CBC Toronto - Photo By Timothy Neesam
Alison VicrobeckAlison Vicrobeck

Alison Vicrobeck

 

I am 15 years old and am in Grade 10 at Toronto's Collège Français.
I represent the Fédération de la Jeunesse Franco-Ontarienne at my school.

I enjoy working with people and my positive attitude makes me a valuable member of several committees, including my school's student council. I am passionate about journalism and am the editor-in-chief of my student newspaper.

I also love to travel and explore other cultures, which is how I learned to enjoy a good book on the beach and appreciate all kinds of music. I listen to everything from Argentinian tango to Zouk from Martinique, African music to French singers, and of course American Hip-hop.

In my free time, I love to help others whether it's tutoring fellow students or volunteering at charities.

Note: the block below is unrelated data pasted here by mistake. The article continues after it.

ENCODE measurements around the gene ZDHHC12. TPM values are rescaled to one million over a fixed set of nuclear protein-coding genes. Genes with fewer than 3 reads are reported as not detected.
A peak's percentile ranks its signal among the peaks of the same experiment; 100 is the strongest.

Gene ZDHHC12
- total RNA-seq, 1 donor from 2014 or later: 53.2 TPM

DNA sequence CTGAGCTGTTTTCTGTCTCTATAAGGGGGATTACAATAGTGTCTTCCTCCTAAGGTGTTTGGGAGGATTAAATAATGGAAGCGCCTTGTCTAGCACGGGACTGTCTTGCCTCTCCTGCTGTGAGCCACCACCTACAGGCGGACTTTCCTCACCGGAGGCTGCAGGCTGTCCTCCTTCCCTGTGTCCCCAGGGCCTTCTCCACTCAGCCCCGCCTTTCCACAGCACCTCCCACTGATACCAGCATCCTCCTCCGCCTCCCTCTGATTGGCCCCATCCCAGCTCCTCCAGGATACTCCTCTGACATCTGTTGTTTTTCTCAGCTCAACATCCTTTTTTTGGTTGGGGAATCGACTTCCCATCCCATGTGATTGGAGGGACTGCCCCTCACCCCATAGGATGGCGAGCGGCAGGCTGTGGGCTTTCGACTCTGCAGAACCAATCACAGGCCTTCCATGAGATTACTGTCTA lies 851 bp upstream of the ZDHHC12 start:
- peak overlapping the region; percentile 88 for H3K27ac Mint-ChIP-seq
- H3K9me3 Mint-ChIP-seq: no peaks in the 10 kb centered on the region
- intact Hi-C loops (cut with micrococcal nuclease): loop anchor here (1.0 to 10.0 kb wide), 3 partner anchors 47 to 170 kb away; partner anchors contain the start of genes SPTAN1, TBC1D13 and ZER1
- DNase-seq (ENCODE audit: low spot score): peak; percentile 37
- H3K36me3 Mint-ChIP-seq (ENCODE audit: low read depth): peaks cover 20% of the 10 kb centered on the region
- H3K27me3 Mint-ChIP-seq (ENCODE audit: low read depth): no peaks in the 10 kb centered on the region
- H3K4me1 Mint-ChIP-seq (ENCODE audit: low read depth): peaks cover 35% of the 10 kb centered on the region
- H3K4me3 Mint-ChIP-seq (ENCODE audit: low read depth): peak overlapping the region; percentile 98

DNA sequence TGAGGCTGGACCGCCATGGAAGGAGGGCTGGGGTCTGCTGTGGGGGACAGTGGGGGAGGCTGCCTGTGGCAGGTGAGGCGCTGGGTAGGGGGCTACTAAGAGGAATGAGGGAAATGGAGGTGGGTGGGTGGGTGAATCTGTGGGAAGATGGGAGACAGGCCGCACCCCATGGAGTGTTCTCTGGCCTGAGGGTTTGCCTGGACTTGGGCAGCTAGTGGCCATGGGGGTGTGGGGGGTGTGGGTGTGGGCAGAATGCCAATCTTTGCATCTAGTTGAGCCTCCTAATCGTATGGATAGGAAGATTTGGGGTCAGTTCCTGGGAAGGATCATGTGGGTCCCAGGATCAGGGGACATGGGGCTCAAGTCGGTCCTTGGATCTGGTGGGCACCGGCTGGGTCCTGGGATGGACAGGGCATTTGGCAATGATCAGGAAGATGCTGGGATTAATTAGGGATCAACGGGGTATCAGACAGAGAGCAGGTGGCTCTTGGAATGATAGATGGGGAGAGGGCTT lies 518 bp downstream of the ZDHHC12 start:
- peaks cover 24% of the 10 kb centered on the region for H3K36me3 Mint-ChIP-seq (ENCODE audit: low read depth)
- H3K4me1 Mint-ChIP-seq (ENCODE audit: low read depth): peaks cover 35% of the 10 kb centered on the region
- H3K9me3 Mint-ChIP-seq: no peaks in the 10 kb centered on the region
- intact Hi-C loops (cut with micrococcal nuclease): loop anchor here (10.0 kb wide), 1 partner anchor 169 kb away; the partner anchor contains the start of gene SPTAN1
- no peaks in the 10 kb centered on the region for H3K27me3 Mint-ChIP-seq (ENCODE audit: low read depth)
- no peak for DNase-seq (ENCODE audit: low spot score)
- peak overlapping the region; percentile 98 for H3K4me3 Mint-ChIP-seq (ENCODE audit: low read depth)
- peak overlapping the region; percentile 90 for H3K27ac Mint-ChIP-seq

Little Italy

Toronto's Little Italy is bordered by Bloor Street to the north, Dundas to the south, Bathurst to the east, and Dovercourt Road to the west. The community was established in the 1920s by Italian immigrants who primarily worked in the railways and in the construction industry.

By the 1960s, many of the Italian families moved north into what's now known as Corso Italia, in the St. Clair West and Dufferin Street area. Today, Little Italy is an ethnically diverse community, but College Street is still lined with Italian restaurants, stores and cafes. Little Italy has evolved into a destination for students and young professionals because of its many popular bars and restaurants.

Every summer, the community's Italian roots are celebrated with The Taste of Little Italy. The festival closes down College Street, and cars are replaced by food stalls, clothing vendors and stages where musicians perform free concerts.

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